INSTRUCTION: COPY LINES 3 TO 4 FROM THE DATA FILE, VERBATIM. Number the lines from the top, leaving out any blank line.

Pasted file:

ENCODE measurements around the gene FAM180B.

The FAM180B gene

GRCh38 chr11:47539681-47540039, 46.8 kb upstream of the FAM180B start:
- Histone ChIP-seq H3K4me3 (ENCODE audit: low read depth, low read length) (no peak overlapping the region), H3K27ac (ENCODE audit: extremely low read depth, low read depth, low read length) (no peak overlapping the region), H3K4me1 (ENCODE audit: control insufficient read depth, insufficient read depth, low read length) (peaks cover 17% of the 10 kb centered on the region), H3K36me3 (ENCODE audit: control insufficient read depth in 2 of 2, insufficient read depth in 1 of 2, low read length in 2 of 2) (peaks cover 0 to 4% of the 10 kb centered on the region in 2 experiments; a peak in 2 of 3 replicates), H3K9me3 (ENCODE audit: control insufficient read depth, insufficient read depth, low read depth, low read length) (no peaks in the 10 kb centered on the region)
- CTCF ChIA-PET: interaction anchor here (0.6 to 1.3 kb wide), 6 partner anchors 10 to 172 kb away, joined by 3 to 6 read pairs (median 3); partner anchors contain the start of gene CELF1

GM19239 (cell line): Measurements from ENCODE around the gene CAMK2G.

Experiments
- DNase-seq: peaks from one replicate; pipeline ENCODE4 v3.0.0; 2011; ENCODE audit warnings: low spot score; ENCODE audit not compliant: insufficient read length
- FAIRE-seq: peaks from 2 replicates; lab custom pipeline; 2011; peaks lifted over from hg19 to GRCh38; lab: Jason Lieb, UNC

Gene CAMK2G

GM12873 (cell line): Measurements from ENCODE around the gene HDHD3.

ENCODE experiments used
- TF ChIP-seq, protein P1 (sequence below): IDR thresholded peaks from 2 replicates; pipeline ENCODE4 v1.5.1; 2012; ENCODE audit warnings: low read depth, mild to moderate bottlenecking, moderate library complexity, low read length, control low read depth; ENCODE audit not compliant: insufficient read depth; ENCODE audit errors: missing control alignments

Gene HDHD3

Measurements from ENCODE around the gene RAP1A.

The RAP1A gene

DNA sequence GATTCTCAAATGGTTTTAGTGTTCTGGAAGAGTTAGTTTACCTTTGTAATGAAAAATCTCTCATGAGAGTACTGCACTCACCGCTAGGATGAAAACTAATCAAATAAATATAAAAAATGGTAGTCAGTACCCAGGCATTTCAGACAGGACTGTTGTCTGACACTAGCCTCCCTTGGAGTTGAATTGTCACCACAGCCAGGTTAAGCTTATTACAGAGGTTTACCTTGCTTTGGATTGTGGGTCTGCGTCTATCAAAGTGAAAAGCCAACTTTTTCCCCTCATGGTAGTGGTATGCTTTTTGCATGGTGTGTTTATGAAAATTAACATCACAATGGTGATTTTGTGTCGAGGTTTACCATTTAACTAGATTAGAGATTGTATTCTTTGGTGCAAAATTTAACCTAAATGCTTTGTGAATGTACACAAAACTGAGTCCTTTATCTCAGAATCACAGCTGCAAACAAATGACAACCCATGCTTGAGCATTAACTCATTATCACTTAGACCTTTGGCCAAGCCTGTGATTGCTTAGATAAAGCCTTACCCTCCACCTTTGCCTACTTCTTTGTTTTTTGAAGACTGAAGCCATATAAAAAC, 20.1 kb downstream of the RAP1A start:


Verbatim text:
GRCh38 chr11:47539681-47540039, 46.8 kb upstream of the FAM180B start:
- Histone ChIP-seq H3K4me3 (ENCODE audit: low read depth, low read length) (no peak overlapping the region), H3K27ac (ENCODE audit: extremely low read depth, low read depth, low read length) (no peak overlapping the region), H3K4me1 (ENCODE audit: control insufficient read depth, insufficient read depth, low read length) (peaks cover 17% of the 10 kb centered on the region), H3K36me3 (ENCODE audit: control insufficient read depth in 2 of 2, insufficient read depth in 1 of 2, low read length in 2 of 2) (peaks cover 0 to 4% of the 10 kb centered on the region in 2 experiments; a peak in 2 of 3 replicates), H3K9me3 (ENCODE audit: control insufficient read depth, insufficient read depth, low read depth, low read length) (no peaks in the 10 kb centered on the region)